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# MAT Prep Thread - 2nd November 2016

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1. (Original post by KloppOClock)
Hope you're okay, still plenty of time to get prepared for it.
Thanks for the concern, I'm doing alright just a bit drowsy from the anaesthetic but will be fine. didn't feel good for the three weeks prior to today. That is true ,Ill just have to get my head down over the next few days and try forget about the pain.
2. What did everyone do for part iii question 5 2012?

I don't see how they used the hint?

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3. For 2011 Q5 ii can someone tell me if n^2-3n+4 would be an acceptable answeer because its not the answer they have given but I provided working and it seems to work ?
4. (Original post by theaverage)
What did everyone do for part iii question 5 2012?

I don't see how they used the hint?

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The recurrence is a lot easier to understand in terms of m_n = l_n + 2.

Have you looked at the solution?
5. (Original post by Mystery.)
For 2011 Q5 ii can someone tell me if n^2-3n+4 would be an acceptable answeer because its not the answer they have given but I provided working and it seems to work ?
Do you mean 2011 Q5 (ii)? That is not asking for a specific answer. Part (iii) is, but the given answer of 2^(n-1) is very different from yours.
6. (Original post by theaverage)
What did everyone do for part iii question 5 2012?

I don't see how they used the hint?

Posted from TSR Mobile
I didn't get the same answer as them but I got a different answer that works, I don't get how they used the hint either.
7. (Original post by RichE)
Do you mean 2011 Q5 (ii)? That is not asking for a specific answer. Part (iii) is, but the given answer of 2^(n-1) is very different from yours.
Yeah iii I meant. I know its different but my reasoning is that there is only 1 way to get to the first shaded and last shaded square. so that's 2 then for each of the left over squares there are n-1 ways to get to it, therefore (n-1)(n-2) + 2 ?
8. (Original post by Mystery.)
Yeah iii I meant. I know its different but my reasoning is that there is only 1 way to get to the first shaded and last shaded square. so that's 2 then for each of the left over squares there are n-1 ways to get to it, therefore (n-1)(n-2) + 2 ?
Yours can't be the right answer as it's a different function.

If you wanted to argue it your way you would be summing binomial coefficients

1 + (n-1)C1 + (n-2)C2 + ... + (n-1)C(n-1) + 1

which would again give their answer of 2^(n-1).
9. (Original post by RichE)
Yours can't be the right answer as it's a different function.

If you wanted to argue it your way you would be summing binomial coefficients

1 + (n-1)C1 + (n-2)C2 + ... + (n-1)C(n-1) + 1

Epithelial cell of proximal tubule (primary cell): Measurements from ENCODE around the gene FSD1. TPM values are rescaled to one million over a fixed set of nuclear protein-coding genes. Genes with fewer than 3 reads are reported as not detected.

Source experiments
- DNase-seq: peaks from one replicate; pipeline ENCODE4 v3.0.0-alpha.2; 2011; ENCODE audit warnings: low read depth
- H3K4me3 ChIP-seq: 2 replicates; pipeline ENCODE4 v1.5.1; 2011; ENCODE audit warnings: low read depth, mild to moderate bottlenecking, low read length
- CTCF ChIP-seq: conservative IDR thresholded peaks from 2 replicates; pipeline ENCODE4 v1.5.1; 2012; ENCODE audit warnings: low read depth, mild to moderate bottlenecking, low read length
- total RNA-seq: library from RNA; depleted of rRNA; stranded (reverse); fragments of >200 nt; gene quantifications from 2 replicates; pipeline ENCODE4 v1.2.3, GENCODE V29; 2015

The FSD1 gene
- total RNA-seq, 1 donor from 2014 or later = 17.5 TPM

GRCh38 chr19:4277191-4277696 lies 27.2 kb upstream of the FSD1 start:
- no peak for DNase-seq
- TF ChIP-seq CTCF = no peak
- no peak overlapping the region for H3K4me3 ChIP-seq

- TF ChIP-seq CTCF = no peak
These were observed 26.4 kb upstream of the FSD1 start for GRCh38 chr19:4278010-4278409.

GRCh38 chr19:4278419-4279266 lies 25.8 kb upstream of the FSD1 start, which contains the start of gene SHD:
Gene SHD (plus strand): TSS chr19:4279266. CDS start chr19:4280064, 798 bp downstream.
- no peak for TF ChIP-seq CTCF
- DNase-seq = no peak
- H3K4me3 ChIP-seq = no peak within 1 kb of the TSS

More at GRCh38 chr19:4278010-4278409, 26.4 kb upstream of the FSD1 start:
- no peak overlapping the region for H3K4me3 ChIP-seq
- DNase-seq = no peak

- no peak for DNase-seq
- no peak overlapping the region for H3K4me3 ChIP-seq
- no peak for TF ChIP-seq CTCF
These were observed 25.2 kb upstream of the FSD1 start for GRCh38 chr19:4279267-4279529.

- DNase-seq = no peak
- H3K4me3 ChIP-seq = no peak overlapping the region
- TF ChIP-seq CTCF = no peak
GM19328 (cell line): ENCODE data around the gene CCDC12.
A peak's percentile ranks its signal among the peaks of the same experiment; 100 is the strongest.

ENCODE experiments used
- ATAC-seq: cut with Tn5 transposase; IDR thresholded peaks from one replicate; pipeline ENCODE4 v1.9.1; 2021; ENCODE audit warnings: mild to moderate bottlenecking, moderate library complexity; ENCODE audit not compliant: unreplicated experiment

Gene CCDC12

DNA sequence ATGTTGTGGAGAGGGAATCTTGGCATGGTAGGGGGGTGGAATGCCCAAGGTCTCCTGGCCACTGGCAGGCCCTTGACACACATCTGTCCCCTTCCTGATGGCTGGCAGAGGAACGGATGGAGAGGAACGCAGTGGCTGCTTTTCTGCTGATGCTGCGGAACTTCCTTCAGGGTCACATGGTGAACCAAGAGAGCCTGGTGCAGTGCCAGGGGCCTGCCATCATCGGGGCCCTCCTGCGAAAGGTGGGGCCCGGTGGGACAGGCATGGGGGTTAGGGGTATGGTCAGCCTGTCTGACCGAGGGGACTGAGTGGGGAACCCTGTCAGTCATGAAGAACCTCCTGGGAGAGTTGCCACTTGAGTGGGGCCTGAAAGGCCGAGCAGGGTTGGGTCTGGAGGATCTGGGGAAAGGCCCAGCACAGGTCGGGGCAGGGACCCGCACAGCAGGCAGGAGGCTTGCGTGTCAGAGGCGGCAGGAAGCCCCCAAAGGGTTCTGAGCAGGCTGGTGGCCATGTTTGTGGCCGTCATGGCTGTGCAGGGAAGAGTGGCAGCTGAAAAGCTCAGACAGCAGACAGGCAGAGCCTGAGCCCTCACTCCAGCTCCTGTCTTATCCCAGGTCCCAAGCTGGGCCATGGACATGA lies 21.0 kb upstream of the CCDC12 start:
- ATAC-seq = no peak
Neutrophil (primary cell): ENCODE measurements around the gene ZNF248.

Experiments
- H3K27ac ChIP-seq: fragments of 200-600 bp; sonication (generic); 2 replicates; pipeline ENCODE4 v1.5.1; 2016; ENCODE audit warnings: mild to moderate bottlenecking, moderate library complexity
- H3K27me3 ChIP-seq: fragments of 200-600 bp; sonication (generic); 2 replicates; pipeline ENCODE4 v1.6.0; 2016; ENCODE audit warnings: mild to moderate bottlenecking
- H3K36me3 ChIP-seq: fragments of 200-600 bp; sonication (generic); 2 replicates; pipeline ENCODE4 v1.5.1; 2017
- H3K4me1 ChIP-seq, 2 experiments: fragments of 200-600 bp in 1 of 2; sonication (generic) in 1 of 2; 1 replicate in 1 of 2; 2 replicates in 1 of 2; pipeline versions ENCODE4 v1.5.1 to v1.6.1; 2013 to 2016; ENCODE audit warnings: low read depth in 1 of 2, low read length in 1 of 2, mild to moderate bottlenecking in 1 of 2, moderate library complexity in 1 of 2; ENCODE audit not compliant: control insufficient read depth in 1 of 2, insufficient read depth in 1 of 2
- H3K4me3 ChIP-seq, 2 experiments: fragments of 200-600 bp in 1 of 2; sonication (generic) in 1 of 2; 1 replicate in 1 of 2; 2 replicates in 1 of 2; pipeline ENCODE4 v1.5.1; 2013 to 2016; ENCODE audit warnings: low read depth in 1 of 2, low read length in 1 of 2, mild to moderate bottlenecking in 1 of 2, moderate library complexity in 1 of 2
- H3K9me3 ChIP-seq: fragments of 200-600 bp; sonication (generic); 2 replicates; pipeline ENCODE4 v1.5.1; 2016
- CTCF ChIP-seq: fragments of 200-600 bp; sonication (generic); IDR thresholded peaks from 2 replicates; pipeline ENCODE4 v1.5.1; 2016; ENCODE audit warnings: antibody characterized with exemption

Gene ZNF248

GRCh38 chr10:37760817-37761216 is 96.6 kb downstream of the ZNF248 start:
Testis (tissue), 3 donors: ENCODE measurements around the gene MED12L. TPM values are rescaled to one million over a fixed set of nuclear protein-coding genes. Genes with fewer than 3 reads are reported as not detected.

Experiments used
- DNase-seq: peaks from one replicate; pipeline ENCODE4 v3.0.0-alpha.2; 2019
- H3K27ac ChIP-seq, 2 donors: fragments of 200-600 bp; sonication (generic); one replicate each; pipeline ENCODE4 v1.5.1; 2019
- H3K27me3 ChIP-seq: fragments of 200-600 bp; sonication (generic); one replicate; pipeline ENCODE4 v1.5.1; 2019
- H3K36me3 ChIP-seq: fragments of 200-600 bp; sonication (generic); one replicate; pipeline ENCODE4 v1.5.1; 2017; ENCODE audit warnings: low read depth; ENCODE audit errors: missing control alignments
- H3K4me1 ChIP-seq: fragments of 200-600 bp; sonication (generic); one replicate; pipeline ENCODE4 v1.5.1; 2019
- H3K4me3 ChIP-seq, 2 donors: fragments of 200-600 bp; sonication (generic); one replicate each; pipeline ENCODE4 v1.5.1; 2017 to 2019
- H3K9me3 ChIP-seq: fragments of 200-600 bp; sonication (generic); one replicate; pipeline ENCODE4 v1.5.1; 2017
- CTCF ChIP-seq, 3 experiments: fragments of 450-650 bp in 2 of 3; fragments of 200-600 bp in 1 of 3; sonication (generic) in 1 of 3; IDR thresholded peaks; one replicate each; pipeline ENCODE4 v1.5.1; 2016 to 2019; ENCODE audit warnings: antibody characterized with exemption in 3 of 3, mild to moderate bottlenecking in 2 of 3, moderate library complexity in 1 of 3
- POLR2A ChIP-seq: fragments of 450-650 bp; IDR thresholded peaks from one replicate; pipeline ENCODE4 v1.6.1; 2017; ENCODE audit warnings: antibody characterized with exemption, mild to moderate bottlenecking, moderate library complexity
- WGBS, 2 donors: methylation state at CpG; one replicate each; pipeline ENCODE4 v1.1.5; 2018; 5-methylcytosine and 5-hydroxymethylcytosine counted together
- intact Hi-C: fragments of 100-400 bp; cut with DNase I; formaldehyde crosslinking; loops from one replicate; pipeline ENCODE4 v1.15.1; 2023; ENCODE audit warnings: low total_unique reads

which would again give their answer of 2^(n-1).
I know its not the right answer obviously but it works. I am not saying its the same
10. (Original post by Mystery.)
I know its not the right answer obviously but it works. I am not saying its the same
In what sense does it work? Your reasoning is wrong (see my previous post) and your formula gives the wrong answers.
11. (Original post by RichE)
In what sense does it work? Your reasoning is wrong (see my previous post) and your formula gives the wrong answers.
well when I tried it with different n x n grids it gave the same answer as their function.
12. (Original post by Mystery.)
well when I tried it with different n x n grids it gave the same answer as their function.

(n-1)(n-2) + 2

2^(n-1).

The second function grows exponentially and the first is a polynomial, so there's no way they could be the same - for large n the second function would be colossally bigger.

But you only have to try n = 5 to get different answers from the two formulae - 14 from the first and 16 from the second. (Try n=100 on your calculator to see how different the formulae really are.)
13. Hi
In MAT 2007, Q2, part (ii) where we find an expression in terms of k....

How would you come up with (4k - 1) / 3 as the last part of that expression? Is that just pattern spotting or is there a method to develop a relationship between k and the final term of each expression in the sequence?
Hi
In MAT 2007, Q2, part (ii) where we find an expression in terms of k....

How would you come up with (4k - 1) / 3 as the last part of that expression? Is that just pattern spotting or is there a method to develop a relationship between k and the final term of each expression in the sequence?
It's a geometric sum.
15. Can anyone explain Part V, question 5 of the 2007 paper?
Thanks
16. (Original post by RichE)
It's a geometric sum.
Ah yes, can't believe I didn't spot that...
But how do we take into account the "+1" for each term? As in for the geometric series... r is 4 but don't we add 1 to each term to get the next term also?
Ah yes, can't believe I didn't spot that...
But how do we take into account the "+1" for each term? As in for the geometric series... r is 4 but don't we add 1 to each term to get the next term also?
I'm not really sure what you're asking. The (4^k-1)/3 expression appears as it's the sum of the geometric series given.

That multiplying by 4 and adding 1 each time leads to a geometric sum at all is just a matter of spotting the pattern

1
4+1
4^2 + 4 + 1
4^3 + 4^2 + 4 + 1
18. What are people generally getting for the 2009 and 2011 papers?
19. What are the best resources for improving at MAT papers, I feel like Im not really understanding how to approach most of these questions
20. Do you guys normally do all the questions or do like 2/3 from Q2-3 and try to secure all the marks?

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